Popular models are available in both styles, so put some thought into which style would work out best for your family. For cabin-style tents, consider setting them up in a spot near trees and tying your tent corners to them for added stability. And for dome-style tents, consider moving up to a slightly larger size that will provide extra headroom for taller family members.
While tent manufacturers craft designs intended for simple setup, larger options can inherently prove trickier to handle. Some companies recommend three to four people as ideal for setting their tents up, which may be more than you have available. It’s always a good plan to read what the manufacturer recommends, but it’s especially valuable to find a place that offers customer reviews — often you’ll find a particular design is easier or more difficult to set up than intended.
Many models of large tents include vestibules, while others have them as available options. These tent extensions offer a place to store gear outside the tent or they can be used as a “mud room” during wet weather. Those with larger tents are often big enough to offer shade to the whole family during a hot day.
Some models simply serve as overhead protection, while others can come all the way to the ground and even include a floor extension. Research the coverage area of a vestibule if it sounds like a valuable feature to you.
When temperatures get a little warmer, you’ll greatly appreciate a tent with large mesh windows, especially if they’re across from one another. This will provide airflow through the tent day and night, helping to keep it cool. Also, some models come with mesh roofs you can cover with a solid rain fly for maximum airflow.
Overall quality of materials matters significantly, as well. You don’t want to discover during your first rainstorm that seams aren’t quite as sealed as you’d like. And if you’re planning on using your new tent often, you’ll want an option that’s built to handle years of use. Reviews will be your friend in determining the real-world use of the model you’re interested in.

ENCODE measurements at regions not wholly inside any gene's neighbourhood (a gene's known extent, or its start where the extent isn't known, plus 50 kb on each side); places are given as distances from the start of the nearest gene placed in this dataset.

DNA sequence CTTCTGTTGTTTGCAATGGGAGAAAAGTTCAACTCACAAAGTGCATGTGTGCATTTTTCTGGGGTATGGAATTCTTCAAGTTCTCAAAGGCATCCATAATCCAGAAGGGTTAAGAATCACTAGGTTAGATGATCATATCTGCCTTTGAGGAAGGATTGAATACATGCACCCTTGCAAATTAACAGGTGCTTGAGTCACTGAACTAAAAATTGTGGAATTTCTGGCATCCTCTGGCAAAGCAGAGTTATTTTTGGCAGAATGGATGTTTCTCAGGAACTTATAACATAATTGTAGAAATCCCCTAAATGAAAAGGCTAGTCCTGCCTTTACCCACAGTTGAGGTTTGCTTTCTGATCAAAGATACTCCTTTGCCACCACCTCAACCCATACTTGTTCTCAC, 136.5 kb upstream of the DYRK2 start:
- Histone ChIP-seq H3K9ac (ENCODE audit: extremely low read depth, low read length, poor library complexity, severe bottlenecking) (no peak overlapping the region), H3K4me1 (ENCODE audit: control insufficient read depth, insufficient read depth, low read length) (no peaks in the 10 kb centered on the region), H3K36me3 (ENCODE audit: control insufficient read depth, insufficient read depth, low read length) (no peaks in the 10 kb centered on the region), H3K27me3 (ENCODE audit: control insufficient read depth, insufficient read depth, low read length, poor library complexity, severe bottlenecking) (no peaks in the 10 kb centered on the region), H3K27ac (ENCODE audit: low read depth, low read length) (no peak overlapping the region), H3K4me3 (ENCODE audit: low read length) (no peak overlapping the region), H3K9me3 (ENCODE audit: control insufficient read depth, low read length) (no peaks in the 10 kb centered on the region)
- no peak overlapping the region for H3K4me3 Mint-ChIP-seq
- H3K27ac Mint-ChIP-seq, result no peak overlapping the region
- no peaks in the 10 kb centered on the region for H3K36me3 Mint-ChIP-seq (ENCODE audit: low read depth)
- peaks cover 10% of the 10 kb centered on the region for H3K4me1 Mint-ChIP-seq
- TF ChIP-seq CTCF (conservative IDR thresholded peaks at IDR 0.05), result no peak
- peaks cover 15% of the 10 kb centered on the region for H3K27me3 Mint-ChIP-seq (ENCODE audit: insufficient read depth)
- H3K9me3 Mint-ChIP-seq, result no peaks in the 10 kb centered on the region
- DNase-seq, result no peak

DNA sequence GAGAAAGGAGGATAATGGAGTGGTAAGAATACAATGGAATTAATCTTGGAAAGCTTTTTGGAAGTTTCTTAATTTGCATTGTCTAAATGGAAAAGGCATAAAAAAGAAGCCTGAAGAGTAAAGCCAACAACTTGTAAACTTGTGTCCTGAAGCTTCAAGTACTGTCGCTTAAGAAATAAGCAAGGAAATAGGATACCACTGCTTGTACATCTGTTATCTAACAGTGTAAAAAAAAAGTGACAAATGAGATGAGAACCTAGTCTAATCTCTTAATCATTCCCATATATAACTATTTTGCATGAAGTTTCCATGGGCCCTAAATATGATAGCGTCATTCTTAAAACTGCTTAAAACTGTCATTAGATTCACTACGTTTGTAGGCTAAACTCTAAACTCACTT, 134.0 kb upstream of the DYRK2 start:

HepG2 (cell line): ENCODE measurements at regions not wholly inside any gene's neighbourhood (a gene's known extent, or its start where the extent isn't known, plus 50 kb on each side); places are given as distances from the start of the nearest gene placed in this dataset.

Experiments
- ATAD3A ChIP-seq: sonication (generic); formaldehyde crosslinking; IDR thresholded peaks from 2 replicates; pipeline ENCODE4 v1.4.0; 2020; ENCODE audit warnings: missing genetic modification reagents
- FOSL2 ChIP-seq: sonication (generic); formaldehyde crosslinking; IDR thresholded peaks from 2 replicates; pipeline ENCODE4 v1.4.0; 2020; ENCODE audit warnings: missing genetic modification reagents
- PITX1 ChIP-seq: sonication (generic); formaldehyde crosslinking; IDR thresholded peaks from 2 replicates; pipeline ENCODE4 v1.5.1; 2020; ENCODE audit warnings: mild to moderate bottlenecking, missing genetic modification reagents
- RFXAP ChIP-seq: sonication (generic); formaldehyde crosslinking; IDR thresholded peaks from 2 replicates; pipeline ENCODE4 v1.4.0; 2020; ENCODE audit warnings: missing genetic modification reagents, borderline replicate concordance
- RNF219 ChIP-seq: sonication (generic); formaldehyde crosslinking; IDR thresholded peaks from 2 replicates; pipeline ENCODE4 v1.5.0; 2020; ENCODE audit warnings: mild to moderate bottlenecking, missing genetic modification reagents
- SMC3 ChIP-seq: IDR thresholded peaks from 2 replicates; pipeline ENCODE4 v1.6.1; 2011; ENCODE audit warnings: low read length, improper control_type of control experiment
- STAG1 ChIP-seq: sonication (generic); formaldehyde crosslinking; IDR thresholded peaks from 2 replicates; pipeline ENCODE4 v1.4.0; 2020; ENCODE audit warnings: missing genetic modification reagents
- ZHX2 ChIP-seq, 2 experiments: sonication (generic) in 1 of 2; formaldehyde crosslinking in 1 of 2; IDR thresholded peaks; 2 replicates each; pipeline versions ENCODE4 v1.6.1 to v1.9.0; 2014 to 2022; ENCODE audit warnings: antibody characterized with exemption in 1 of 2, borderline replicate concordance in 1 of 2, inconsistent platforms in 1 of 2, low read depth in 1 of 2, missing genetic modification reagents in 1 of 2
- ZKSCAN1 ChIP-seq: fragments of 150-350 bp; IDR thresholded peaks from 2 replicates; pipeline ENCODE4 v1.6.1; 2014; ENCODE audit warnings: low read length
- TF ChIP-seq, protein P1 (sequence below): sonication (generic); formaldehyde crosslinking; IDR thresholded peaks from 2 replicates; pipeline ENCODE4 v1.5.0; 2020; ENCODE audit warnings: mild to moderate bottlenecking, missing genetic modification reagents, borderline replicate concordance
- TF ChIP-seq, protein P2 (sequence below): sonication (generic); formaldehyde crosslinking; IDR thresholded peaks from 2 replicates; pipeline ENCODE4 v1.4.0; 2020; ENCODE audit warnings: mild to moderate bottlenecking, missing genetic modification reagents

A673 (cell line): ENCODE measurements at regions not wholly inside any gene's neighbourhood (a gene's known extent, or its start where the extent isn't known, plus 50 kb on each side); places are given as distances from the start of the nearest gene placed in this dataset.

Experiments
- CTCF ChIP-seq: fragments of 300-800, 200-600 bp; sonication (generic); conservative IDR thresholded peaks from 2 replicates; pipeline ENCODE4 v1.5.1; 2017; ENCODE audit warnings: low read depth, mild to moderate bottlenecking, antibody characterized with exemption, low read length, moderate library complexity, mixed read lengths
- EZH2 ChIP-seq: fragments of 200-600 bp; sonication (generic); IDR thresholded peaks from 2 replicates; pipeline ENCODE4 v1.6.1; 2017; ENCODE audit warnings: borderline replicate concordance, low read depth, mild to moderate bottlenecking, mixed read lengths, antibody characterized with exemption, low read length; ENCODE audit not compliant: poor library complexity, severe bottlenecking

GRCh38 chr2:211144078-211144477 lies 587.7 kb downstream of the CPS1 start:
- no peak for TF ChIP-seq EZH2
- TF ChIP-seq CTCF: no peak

Once you’ve picked up your perfect tent, you need a perfect Tent Site on which to pitch it. Fortunately, we’ve got you covered. With nearly 500 locations across North America, there’s a perfect KOA location for you and your family to create unforgettable memories. And with opportunities to hike, fish, swim, play mini golf and tell tales around a campfire, everyone in your family is guaranteed to have as much fun as they can handle.
Discover our campgrounds and book your next camping adventure. Our friendly, knowledgeable experts are waiting to help you make the most of your experience. We can’t wait to see you!
So I’m 100% new to camping and I’m going to Joshua tree to camp for the first time. Now when on recreation.gov in the allowed equipment it showed things like small tent, tent, and large tent. The thing is I have no clue what these sizes are. The spot I reserved just says “tent” what size does that mean? I just don’t want to end up buying something that’s too big and going there and ending up stuck with a tent that’s too big. My reservation isn’t until September so I do have time but I want to start getting my supplies ahead of time so I can practice setting up the tent and camping out in my backyard as a test camp.